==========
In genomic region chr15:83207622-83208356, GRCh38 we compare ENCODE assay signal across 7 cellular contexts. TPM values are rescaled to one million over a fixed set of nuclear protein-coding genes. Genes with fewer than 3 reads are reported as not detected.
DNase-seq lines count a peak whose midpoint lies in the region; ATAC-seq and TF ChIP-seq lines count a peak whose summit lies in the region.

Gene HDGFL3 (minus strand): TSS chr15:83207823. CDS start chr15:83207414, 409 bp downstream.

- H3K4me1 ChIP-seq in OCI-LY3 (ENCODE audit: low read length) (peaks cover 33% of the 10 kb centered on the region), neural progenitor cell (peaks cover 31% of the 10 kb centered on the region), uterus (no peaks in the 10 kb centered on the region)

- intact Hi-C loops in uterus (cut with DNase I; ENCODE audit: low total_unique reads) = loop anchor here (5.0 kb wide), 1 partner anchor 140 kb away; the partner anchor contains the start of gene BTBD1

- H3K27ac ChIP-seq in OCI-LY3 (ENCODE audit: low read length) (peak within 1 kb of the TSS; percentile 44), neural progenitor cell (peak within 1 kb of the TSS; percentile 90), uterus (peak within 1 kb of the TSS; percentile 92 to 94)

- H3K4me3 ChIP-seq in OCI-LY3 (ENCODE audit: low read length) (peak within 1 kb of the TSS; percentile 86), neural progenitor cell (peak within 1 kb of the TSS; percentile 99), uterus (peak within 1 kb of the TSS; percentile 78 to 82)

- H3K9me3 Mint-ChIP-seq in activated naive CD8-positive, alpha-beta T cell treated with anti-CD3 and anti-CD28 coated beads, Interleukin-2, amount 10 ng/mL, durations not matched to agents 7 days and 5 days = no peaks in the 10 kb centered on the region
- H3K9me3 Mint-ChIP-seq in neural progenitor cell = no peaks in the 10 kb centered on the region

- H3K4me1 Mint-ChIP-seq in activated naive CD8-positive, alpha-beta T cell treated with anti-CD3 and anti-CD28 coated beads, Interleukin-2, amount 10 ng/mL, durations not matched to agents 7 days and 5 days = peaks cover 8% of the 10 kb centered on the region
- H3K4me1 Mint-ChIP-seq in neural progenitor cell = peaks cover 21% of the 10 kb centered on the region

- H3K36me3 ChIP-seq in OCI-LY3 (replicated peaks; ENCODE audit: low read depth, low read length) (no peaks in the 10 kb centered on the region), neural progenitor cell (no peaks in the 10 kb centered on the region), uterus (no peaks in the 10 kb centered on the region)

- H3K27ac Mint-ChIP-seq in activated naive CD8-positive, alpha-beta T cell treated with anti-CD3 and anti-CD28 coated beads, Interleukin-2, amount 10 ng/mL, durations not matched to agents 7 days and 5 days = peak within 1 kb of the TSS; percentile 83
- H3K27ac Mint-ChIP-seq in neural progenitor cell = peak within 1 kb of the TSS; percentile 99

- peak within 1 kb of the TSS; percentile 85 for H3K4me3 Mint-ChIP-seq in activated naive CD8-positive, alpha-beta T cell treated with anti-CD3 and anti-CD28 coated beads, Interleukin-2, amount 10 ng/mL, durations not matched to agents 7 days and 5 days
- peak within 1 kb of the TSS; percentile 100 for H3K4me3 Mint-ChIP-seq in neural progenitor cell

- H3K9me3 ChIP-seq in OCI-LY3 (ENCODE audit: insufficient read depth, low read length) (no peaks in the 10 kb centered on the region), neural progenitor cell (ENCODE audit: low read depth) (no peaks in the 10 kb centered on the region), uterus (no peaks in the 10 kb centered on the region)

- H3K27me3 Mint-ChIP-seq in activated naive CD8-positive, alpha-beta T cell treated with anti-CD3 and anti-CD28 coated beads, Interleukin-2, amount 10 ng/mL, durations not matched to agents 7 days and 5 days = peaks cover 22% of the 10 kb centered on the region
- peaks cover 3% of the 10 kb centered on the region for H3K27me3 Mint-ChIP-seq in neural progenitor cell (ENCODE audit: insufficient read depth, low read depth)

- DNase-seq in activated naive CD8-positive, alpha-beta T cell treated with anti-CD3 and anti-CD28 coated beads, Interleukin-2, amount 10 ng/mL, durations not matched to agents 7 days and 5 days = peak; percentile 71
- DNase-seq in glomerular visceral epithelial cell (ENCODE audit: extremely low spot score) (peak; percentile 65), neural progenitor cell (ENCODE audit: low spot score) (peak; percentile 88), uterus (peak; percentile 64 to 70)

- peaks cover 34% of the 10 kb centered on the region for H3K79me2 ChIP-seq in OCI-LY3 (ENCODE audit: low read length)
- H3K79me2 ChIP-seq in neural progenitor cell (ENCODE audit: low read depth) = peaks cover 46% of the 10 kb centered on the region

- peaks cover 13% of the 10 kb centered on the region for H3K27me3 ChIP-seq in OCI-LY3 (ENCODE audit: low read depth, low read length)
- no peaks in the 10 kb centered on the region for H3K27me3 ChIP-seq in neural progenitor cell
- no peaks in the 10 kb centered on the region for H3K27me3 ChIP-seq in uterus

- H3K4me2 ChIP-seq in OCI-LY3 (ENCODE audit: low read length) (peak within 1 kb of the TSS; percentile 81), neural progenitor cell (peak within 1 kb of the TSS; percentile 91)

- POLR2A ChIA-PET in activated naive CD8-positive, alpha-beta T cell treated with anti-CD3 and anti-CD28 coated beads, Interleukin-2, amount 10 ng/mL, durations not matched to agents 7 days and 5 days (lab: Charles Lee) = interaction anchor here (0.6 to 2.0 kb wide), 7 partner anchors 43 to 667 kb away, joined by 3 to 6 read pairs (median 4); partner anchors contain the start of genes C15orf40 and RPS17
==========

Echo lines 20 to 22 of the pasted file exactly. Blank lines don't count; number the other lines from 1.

- DNase-seq in activated naive CD8-positive, alpha-beta T cell treated with anti-CD3 and anti-CD28 coated beads, Interleukin-2, amount 10 ng/mL, durations not matched to agents 7 days and 5 days = peak; percentile 71
- DNase-seq in glomerular visceral epithelial cell (ENCODE audit: extremely low spot score) (peak; percentile 65), neural progenitor cell (ENCODE audit: low spot score) (peak; percentile 88), uterus (peak; percentile 64 to 70)

- peaks cover 34% of the 10 kb centered on the region for H3K79me2 ChIP-seq in OCI-LY3 (ENCODE audit: low read length)